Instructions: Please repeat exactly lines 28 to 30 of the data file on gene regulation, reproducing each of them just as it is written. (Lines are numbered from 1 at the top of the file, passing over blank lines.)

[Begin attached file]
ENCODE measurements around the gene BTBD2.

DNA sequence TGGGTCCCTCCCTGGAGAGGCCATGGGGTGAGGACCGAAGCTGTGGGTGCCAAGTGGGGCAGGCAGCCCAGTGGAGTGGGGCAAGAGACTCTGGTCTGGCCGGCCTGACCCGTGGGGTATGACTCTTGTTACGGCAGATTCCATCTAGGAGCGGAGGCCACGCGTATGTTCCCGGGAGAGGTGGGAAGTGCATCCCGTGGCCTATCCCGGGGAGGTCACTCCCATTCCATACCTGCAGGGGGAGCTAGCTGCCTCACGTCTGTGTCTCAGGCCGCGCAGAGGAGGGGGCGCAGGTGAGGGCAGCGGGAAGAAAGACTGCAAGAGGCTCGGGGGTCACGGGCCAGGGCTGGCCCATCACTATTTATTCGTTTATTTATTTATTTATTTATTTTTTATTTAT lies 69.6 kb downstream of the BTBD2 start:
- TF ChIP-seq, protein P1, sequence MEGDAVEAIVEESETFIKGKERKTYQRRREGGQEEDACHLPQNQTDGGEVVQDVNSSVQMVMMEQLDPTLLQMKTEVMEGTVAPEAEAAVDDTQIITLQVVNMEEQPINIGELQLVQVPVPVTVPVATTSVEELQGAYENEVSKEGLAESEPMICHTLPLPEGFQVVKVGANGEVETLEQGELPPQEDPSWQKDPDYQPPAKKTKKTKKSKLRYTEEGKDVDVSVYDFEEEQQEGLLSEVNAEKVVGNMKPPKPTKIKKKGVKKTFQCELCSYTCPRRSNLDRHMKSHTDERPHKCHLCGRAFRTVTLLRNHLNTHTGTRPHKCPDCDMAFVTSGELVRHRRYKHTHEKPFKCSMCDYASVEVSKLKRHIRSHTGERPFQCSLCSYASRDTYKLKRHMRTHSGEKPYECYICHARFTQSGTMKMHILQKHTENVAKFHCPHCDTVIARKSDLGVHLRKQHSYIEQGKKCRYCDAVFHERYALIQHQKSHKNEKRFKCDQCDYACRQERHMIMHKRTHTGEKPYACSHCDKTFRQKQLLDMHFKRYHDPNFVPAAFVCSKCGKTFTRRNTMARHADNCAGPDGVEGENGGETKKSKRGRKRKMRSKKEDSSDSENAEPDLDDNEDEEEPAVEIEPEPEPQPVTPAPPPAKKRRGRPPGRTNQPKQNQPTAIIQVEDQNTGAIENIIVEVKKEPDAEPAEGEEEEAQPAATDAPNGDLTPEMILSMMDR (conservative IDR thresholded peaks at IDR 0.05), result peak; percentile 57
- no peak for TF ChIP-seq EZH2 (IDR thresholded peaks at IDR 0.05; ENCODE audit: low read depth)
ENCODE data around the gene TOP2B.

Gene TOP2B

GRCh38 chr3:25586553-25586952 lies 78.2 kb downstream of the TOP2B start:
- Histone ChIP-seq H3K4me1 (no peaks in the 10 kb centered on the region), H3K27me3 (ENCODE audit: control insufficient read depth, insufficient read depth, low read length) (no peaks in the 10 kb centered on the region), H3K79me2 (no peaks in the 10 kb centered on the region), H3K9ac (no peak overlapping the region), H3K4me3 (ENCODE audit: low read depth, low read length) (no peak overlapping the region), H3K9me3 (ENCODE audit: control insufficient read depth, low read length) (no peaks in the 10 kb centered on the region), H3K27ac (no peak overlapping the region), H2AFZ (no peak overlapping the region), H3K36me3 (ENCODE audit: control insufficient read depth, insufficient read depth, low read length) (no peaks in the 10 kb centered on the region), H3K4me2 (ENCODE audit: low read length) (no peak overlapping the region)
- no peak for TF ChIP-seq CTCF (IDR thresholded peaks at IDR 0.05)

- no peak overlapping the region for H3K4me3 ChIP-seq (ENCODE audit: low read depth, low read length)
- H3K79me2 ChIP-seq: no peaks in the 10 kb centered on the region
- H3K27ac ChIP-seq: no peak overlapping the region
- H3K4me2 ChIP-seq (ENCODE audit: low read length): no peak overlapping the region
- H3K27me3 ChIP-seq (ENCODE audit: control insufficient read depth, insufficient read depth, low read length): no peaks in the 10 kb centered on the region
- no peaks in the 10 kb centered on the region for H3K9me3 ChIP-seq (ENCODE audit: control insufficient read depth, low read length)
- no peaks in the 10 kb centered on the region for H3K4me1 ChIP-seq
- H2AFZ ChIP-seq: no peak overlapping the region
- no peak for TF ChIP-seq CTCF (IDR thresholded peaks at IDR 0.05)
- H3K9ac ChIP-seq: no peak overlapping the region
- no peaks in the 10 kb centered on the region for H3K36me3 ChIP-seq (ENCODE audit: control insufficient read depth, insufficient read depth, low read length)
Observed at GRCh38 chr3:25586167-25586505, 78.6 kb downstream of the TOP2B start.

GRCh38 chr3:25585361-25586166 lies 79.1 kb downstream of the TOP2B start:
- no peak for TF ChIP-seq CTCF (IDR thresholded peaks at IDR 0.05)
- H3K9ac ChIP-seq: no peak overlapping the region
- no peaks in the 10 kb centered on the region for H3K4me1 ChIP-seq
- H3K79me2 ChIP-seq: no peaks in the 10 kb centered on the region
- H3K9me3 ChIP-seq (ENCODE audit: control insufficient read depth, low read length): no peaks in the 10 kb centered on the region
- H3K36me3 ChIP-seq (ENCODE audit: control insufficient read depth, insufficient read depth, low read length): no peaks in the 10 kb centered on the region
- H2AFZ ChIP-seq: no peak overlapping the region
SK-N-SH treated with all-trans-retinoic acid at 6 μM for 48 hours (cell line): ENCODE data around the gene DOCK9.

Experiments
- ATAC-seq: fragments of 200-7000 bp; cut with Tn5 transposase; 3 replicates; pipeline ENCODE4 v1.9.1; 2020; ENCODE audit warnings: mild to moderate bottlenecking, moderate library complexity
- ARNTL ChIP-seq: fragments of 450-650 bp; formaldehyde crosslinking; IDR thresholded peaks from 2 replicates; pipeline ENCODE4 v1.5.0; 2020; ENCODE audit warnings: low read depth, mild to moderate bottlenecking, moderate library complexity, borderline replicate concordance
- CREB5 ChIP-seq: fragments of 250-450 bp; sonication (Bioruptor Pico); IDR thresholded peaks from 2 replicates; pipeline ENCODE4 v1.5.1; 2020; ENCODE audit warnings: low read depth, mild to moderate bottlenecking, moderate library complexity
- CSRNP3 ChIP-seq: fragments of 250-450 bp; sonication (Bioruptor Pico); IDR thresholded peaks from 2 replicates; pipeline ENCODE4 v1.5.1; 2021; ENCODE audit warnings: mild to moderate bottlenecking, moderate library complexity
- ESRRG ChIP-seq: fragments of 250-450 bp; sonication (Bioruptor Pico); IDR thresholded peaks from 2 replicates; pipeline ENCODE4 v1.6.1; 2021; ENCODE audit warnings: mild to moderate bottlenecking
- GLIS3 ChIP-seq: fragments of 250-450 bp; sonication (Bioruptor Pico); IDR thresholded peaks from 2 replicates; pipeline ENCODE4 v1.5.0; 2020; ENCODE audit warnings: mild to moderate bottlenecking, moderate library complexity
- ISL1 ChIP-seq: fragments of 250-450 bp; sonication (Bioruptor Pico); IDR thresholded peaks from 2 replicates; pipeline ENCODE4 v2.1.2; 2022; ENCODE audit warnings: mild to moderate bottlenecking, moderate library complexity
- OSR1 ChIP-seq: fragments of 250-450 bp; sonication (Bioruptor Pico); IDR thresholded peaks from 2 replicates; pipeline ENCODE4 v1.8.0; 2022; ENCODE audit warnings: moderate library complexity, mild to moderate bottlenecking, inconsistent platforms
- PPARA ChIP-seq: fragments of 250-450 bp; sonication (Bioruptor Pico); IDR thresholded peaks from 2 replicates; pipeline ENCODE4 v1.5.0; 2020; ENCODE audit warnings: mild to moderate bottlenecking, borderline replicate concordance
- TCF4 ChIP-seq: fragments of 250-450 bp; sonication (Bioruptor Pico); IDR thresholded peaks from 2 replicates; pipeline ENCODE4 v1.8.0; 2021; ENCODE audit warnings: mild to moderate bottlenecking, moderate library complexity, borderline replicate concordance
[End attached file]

- H3K36me3 ChIP-seq (ENCODE audit: control insufficient read depth, insufficient read depth, low read length): no peaks in the 10 kb centered on the region
- H2AFZ ChIP-seq: no peak overlapping the region
SK-N-SH treated with all-trans-retinoic acid at 6 μM for 48 hours (cell line): ENCODE data around the gene DOCK9.